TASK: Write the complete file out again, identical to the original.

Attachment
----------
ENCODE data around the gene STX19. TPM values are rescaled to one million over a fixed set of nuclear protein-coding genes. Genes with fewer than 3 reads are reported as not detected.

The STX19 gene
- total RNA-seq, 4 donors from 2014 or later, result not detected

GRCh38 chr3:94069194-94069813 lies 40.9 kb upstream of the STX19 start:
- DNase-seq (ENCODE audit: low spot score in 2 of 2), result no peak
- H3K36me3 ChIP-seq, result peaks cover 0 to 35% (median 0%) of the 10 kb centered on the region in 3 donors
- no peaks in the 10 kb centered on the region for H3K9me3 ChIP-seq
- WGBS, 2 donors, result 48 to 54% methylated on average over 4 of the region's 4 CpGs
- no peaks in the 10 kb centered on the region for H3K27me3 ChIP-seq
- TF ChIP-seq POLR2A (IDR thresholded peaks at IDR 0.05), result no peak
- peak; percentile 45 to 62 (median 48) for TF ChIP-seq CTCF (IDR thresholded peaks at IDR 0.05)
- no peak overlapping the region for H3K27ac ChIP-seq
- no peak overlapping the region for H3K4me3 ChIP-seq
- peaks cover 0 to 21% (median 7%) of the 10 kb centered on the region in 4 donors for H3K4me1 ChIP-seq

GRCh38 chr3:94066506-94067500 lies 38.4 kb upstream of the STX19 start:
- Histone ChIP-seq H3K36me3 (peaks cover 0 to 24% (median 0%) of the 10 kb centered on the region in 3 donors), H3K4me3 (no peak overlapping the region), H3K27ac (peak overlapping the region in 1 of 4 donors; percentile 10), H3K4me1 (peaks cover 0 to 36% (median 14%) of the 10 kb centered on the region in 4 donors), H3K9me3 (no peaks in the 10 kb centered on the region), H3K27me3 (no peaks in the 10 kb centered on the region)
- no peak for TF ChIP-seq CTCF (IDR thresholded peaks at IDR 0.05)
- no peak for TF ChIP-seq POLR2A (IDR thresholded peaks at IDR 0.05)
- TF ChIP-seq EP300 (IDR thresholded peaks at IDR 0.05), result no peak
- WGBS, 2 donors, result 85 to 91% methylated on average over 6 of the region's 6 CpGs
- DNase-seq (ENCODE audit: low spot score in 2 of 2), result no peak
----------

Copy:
ENCODE data around the gene STX19. TPM values are rescaled to one million over a fixed set of nuclear protein-coding genes. Genes with fewer than 3 reads are reported as not detected.

The STX19 gene
- total RNA-seq, 4 donors from 2014 or later, result not detected

GRCh38 chr3:94069194-94069813 lies 40.9 kb upstream of the STX19 start:
- DNase-seq (ENCODE audit: low spot score in 2 of 2), result no peak
- H3K36me3 ChIP-seq, result peaks cover 0 to 35% (median 0%) of the 10 kb centered on the region in 3 donors
- no peaks in the 10 kb centered on the region for H3K9me3 ChIP-seq
- WGBS, 2 donors, result 48 to 54% methylated on average over 4 of the region's 4 CpGs
- no peaks in the 10 kb centered on the region for H3K27me3 ChIP-seq
- TF ChIP-seq POLR2A (IDR thresholded peaks at IDR 0.05), result no peak
- peak; percentile 45 to 62 (median 48) for TF ChIP-seq CTCF (IDR thresholded peaks at IDR 0.05)
- no peak overlapping the region for H3K27ac ChIP-seq
- no peak overlapping the region for H3K4me3 ChIP-seq
- peaks cover 0 to 21% (median 7%) of the 10 kb centered on the region in 4 donors for H3K4me1 ChIP-seq

GRCh38 chr3:94066506-94067500 lies 38.4 kb upstream of the STX19 start:
- Histone ChIP-seq H3K36me3 (peaks cover 0 to 24% (median 0%) of the 10 kb centered on the region in 3 donors), H3K4me3 (no peak overlapping the region), H3K27ac (peak overlapping the region in 1 of 4 donors; percentile 10), H3K4me1 (peaks cover 0 to 36% (median 14%) of the 10 kb centered on the region in 4 donors), H3K9me3 (no peaks in the 10 kb centered on the region), H3K27me3 (no peaks in the 10 kb centered on the region)
- no peak for TF ChIP-seq CTCF (IDR thresholded peaks at IDR 0.05)
- no peak for TF ChIP-seq POLR2A (IDR thresholded peaks at IDR 0.05)
- TF ChIP-seq EP300 (IDR thresholded peaks at IDR 0.05), result no peak
- WGBS, 2 donors, result 85 to 91% methylated on average over 6 of the region's 6 CpGs
- DNase-seq (ENCODE audit: low spot score in 2 of 2), result no peak